How to Adapt Lean Manufacturing For a Lean Office, Part 2

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by | Aug 11, 2022

“Lean Office” training can save Rhode Island manufacturers time and money. How can you get started adapting the Lean mindset for your administrative functions? Part 2 in a two-part series on Lean Office.

Getting started with a “Lean Office” mindset includes mapping the processes and applying the 5S principles — techniques and tools familiar to any Rhode Island manufacturer who has adopted Lean Manufacturing principles.

Breaking Down Tasks With Lean Office

There often are shared attributes in the information processed in manufacturing offices (multiple departments rely on the information), so there may not be the need to do value stream mapping as you would for a production line.

Breaking down an office task includes identifying:

Mapping.

How does the task get done? Who does what as it moves through the organization?

Promotional card for manufacturing info session on Lean Office training
Value-add vs. non-value-add.

With each touch point, what value is being added to the organization? Are there redundancies? Is all the information being used or can you eliminate touch points?

Measurables.

This could simply be the number of handoffs and touch points. Even if every touch point adds value, you still may be able to consolidate them.

Mapping the office functions may be done with a simple flow chart (who does what in a sequence), but it often is better to use swimlane mapping.

Think of a swimming pool with lanes being different departments or people in the office. You can easily map who does what as the document moves toward its finish line.

Swimlane mapping often reveals inefficiencies and unneeded touch points, which are easily seen if your map reveals the document itself frequently changes lanes as it moves through the office. Your process may be overly complex.

5S for the Manufacturing Office

And it wouldn’t be “lean” if we did not apply the 5S principles to the office:

  1. Sort: Separate the necessary from the unnecessary
  2. Simplify: Do away with everything that makes the work process complicated
  3. Shine: Clean and inspect the office area regularly
  4. Standardize: Establish strict guidelines for how the work is done and organized
  5. Sustain: Keep the office productivity on a certain level, and come up with new ways for improvement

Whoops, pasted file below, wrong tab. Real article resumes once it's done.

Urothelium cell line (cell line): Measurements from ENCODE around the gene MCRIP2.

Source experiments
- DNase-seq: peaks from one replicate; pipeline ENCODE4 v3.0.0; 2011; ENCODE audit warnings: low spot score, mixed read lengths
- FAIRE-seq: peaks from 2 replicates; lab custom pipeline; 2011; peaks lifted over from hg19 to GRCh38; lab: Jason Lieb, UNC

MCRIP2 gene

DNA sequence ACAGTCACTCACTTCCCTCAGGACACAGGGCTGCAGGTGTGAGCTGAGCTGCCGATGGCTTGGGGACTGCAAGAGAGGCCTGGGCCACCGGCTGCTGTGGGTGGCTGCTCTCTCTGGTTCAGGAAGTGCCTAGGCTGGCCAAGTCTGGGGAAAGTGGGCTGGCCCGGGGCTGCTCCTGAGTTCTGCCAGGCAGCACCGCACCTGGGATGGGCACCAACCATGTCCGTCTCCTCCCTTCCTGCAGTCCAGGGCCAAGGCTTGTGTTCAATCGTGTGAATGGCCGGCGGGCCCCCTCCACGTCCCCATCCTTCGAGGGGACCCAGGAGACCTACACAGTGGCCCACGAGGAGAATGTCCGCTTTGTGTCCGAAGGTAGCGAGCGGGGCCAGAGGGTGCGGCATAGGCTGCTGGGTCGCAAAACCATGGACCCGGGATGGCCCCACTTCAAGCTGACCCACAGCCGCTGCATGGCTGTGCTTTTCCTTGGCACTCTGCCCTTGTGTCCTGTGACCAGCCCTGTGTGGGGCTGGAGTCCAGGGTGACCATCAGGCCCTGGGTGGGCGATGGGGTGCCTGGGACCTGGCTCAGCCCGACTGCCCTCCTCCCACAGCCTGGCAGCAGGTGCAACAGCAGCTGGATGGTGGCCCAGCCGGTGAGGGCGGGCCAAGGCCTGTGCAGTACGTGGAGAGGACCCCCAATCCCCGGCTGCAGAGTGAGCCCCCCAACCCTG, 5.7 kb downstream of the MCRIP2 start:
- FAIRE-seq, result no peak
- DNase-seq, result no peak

Employee Involvement is Key

As is the case on the operational side, the key to a successful lean office is the work culture. The must-have list begins with having the right people in the room and buy-in from leadership.

On August 25, Polaris MEP Project Manager Nathan Bond will outline the keys to a lean office in an info session. These include:

  • Strong leadership that believes in the philosophy
  • Constant internal messaging
  • Making it part of the office’s DNA (how you do things)
  • Training
  • Showcasing the results and benefits achieved

One of the great ironies of office communications is that workplaces with fewer people often are among the least effective in communicating with each other. Few small manufacturers practice lean principles in their offices.

Polaris MEP Can Help Rhode Island Manufacturers with Lean Office Training

No matter the size of the manufacturing office, you must create trust, so people are empowered to solve problems and not be afraid to make mistakes.

Polaris MEP can help you implement a lean/continuous improvement approach in your office.

If you are eager to learn more, register for our August 25 info session on “Unlocking the Benefits of Lean Office.”

If you are ready to get started, schedule a  discovery call with Lean Guru Nathan Bonds today!

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Polaris MEP is the Rhode Island Center for the MEP National NetworkTM, whose mission it is to strengthen and empower small and medium-sized manufacturing companies in the United States. This series of articles was originally published at https://www.nist.gov/blogs/manufacturing-innovation-blog/how-translate-lean-principles-your-office-functions.

If you missed part 1 in this series, click here!

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